Over the past few years, a handful of runners have inquired about the higher costs of Flagstaff races, a very reasonable question. Currently in the middle of preparing budgets for the two races I direct, I thought I’d share my analysis about what it takes to put on such events.
As I enter my 13th season of assisting, organizing and directing events as a volunteer, my focus remains on the true value and sustainability of these endeavors, which enrich our community. While there are definitely clubs and nonprofits that put on far less expensive runs in other towns, the majority of our events raise funds to support cherished local charities. Since I direct the two most expensive races in town, the Big Brothers Big Sisters Dave McKay Memorial Half Marathon and the Soulstice Mountain Trail Run, here is my perspective.
The average Run Flagstaff Summer Series race draws about 450 participants. Several of them cross city, county, state and forest service lands, and permits can cost $500-$1,000, especially when crossing multiple jurisdictions. Next, insurance ranges from $500-$1,000, with Port-A-Potties costing about $1,000 and traffic safety barricades around $500. While sponsors “buy” logo space on shirts, high-quality technical shirts average $3,000-$4,000. Moreover, professional electronic finish-line timing includes contracted fees of $500-$1,000/race and $2-$3/registrant, totaling approximately $2,000-$2,500. Finally, to meet runner expectations for finishers’ medals and age division awards, another $500-$1,000 is added.
So, before the starting gun even goes off, the average nonprofit-produced race has already cost nearly $10,000!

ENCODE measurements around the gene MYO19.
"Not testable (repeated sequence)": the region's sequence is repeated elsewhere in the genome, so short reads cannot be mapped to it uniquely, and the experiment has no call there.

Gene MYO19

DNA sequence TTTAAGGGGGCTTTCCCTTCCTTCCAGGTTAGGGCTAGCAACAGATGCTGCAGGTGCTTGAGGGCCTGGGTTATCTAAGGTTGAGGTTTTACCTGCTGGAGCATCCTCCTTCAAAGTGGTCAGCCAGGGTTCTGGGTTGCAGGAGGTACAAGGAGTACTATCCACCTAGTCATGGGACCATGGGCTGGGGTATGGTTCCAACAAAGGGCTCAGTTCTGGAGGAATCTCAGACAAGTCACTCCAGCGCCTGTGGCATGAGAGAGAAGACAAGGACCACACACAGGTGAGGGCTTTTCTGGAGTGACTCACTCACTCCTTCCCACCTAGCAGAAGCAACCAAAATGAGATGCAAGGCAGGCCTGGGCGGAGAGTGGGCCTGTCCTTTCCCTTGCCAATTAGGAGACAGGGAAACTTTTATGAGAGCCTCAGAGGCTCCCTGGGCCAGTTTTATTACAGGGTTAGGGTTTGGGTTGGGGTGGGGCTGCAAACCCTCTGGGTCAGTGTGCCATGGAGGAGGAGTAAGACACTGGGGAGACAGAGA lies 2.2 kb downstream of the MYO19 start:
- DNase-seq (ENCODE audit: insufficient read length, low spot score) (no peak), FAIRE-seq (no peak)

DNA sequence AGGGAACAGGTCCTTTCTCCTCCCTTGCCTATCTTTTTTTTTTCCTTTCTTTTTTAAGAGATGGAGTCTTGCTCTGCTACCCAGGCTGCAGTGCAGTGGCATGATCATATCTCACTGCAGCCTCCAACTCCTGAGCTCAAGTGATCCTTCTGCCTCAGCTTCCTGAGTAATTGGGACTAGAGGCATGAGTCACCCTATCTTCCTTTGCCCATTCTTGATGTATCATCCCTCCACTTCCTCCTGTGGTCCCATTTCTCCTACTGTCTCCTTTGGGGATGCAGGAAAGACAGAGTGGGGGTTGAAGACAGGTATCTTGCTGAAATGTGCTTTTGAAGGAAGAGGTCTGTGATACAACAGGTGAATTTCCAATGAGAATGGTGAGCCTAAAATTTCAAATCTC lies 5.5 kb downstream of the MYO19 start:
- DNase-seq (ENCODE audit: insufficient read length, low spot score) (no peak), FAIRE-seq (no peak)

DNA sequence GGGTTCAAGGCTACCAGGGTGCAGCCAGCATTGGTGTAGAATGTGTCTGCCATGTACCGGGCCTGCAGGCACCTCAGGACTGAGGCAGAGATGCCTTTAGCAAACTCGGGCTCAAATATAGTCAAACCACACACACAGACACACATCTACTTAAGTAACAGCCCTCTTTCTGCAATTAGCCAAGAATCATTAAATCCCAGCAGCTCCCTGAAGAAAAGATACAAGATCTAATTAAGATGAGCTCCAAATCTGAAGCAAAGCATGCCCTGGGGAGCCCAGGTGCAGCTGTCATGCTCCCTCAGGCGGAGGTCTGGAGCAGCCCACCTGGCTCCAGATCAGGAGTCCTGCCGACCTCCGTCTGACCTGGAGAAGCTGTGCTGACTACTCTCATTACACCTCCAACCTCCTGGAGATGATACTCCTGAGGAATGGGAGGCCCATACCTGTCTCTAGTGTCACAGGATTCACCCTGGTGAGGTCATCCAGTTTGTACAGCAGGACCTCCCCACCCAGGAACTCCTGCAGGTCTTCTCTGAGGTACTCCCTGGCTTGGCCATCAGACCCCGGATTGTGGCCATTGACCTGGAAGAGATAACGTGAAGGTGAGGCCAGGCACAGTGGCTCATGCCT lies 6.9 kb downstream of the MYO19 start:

Dissecting my own not-for-profit race, the Soulstice Mountain Trail Run, $65 gets you a $30 customized-art high-tech shirt, free David McKee poster, free food and beer on race day thanks to Pay n’ Take, free Fratellis pizza at the Pay n’ Take post-race party, plus incredible gear thanks to the Aspen Sports Big Brothers Big Sisters of Flagstaff benefit raffle. Therefore, the value of this race (in dollars) far exceeds entry fees, which is easily true of all the less-expensive races hosted by nonprofits in town.
Soulstice revenue also helps cover natra.org website costs, storage space for free race photos, year-round giveaways, sponsorship of trail-maintenance events, the free year-end Flagstaff community running picnic, and advertisement of five free race events that Northern Arizona Trail Runners Association (NATRA) helps host. (March 17 is our second annual free Lap the Leprechaun 5K in Buffalo Park from 5 to 6 p.m.)
That is to say nothing about the nonmaterial value of participating in these events, which many would attest is their real motivation for showing up, time and again, in support of such worthwhile, enriching efforts. These events are the most important fundraisers of the year for charities that host them.
To offset costs of hiring professional directors, 10 years ago, a dedicated group of local volunteer race directors formed the Run Flagstaff Summer Series to support each other’s events. This amazing series consists of the six oldest and largest races in town. If you register before March 31, the total cost is $215, an average of $35 per race. That means you get the $75 entry fee for the Big Brothers Big Sisters Half Marathon for less than half price!
If you still think that the cost of local racing is too high, I urge you to volunteer and go behind the scenes. You will have a newfound appreciation for the nonpaid race directors who spend sleepless nights coordinating volunteers, seeking sponsors, writing permits, answering email questions, and responding to the endless phone calls all required for producing quality, safe events, and the true value of the great races to be enjoyed in Flagstaff!
Neil Weintraub has been running Flagstaff trails for 28 years. He is director and co-founder of Northern Arizona Trail Runners Association and voluntarily organizes the Run Flagstaff Summer Series and the Flagstaff Racing Calendar. To register for the Run Flagstaff Summer Series package deal or any race in Flagstaff, visit RunFlagstaff.com.
Myles Schrag is coordinating editor for High Country Running. You can reach him at email@example.com.
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